Stephenson Center doctor receives $2.3M grant to study role of bacteria

Dr. Mark Huycke

If, as is suspected, bacteria can trigger colon cancer, then doctors could find a way to stop it.

That's the gist of Dr. Mark M. Huycke's research at the Stephenson Cancer Center, part of OU Medicine. For his work, Huycke recently received a $2.3 million grant from the National Cancer Institute to study what role bacteria plays in causing colon cancer, which is the third-highest cause of cancer related deaths in the U.S.

"Humans are colonized with an ecology of bacteria, and they play a huge role in health and disease," Huycke said. "Through our research, we have learned that there are certain properties of bacteria that allow them to promote cancer."

Researchers suspect that bacteria in the colon carry out processes that trigger an immune response in the body. This is when humans can be susceptible to cancer.

"It's that immune response that can lead to the development of cancer," Huycke said.

Huycke will study Enterococcus faecalis, though it alone may not actually be the bacteria that causes colon cancer. What it does to is create an immune response, which is why Huycke finds it important.

If the link between bacteria and colon cancer can be better understood, then it is possible doctors could help patients prevent it through probiotics, or bacteria that promotes health.

Huycke is experienced at studying the links between bacteria and cancer. While initially studying the links between bacteria and infection, he noticed a possible link to cancer, instead.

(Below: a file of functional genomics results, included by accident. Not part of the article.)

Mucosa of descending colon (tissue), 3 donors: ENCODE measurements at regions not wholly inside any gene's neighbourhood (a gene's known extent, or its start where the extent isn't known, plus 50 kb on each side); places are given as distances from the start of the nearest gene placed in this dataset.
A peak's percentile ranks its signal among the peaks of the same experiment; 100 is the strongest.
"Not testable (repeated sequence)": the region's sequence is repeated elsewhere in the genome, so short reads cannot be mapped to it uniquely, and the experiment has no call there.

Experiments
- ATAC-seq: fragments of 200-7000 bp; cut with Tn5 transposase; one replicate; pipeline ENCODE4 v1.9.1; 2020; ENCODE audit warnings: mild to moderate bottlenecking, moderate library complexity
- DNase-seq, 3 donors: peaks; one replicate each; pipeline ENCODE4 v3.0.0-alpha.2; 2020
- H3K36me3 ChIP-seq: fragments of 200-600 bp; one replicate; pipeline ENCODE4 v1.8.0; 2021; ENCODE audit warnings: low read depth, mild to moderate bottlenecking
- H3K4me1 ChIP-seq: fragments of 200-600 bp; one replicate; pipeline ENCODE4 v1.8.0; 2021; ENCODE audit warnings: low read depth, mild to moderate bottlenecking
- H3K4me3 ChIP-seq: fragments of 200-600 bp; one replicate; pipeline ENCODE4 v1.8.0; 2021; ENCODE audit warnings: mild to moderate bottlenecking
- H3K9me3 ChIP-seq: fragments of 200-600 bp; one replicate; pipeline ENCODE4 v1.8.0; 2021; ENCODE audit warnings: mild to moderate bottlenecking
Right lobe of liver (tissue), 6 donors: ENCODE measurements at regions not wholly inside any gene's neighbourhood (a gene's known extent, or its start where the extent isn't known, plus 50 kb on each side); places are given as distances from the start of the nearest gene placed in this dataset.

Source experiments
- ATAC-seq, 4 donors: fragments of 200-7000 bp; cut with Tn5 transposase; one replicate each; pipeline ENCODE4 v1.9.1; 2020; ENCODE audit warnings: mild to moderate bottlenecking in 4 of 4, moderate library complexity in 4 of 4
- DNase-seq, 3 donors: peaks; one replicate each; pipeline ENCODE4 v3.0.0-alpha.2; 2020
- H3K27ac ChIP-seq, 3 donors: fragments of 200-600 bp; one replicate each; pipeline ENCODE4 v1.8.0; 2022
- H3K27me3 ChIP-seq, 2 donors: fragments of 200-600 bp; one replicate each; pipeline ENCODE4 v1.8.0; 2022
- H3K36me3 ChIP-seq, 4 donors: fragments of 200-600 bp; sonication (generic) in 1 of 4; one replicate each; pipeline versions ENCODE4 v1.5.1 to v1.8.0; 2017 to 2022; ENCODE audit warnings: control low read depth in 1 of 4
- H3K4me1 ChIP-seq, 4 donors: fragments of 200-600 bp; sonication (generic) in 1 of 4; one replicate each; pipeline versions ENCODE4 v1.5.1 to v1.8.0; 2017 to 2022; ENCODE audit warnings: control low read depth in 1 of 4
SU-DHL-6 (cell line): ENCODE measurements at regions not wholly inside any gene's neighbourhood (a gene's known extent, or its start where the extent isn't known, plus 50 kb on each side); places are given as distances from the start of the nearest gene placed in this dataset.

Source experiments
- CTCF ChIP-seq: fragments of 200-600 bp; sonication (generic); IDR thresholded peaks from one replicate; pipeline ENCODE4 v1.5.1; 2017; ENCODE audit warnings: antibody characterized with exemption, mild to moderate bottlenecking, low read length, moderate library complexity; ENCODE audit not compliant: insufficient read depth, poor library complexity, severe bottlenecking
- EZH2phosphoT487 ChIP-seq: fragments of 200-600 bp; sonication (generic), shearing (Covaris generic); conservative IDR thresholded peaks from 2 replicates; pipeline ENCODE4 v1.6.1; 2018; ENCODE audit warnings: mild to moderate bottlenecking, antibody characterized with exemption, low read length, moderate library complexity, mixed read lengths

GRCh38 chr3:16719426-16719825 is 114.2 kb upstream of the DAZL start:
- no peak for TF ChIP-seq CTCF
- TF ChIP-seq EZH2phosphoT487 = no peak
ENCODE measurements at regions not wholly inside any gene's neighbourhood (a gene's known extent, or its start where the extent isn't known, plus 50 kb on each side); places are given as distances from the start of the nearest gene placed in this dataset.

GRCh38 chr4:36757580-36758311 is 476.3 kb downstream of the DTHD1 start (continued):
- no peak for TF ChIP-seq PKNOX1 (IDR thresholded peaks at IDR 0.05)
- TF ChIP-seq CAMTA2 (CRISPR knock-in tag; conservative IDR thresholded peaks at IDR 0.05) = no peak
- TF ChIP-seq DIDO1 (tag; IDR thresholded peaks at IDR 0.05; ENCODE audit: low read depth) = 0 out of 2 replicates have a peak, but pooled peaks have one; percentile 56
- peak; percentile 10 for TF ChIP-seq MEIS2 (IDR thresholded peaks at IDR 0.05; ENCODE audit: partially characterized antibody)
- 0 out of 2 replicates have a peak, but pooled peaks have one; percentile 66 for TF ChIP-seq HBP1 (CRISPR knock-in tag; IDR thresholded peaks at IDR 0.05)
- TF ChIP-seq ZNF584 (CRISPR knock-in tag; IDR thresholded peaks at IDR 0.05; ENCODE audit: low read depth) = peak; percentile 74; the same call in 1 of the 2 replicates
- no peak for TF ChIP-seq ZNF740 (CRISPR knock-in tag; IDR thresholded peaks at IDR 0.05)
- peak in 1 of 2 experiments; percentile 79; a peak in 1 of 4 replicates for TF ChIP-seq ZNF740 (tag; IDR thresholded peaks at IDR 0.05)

"Part of the reason I went into academic medicine was to be able to conduct research to better understand how disease processes develop," Huycke said. "Researchers in this field have made good progress over the past 20 years. Before then, we didn't have the technology available to do the sophisticated tests that we are able to do now. What we're finding out is that bacteria's link to cancer is indeed very complicated. But I think there are some fundamental underlying mechanisms that we can figure out that will allow us to grapple with the complexity of it."

The Oklahoma Tobacco Settlement Endowment Trust (TSET) is also supporting Huycke's work.

According to the Centers for Disease Control and Prevention, Oklahoma recorded the ninth highest rate of colon cancer per 100,000 people in 2016 at 42.5. Kentucky had the highest rate, 47.5.

Colorectal cancer is the fourth-highest cause of cancer deaths in Oklahoma, with 17 per 100,000 in 2016. Nationally, the rate is 13.7.

The primary way of screening for colon cancer, a colonoscopy, doesn't always work, Huycke said. That's what makes developing a new prevention method so important.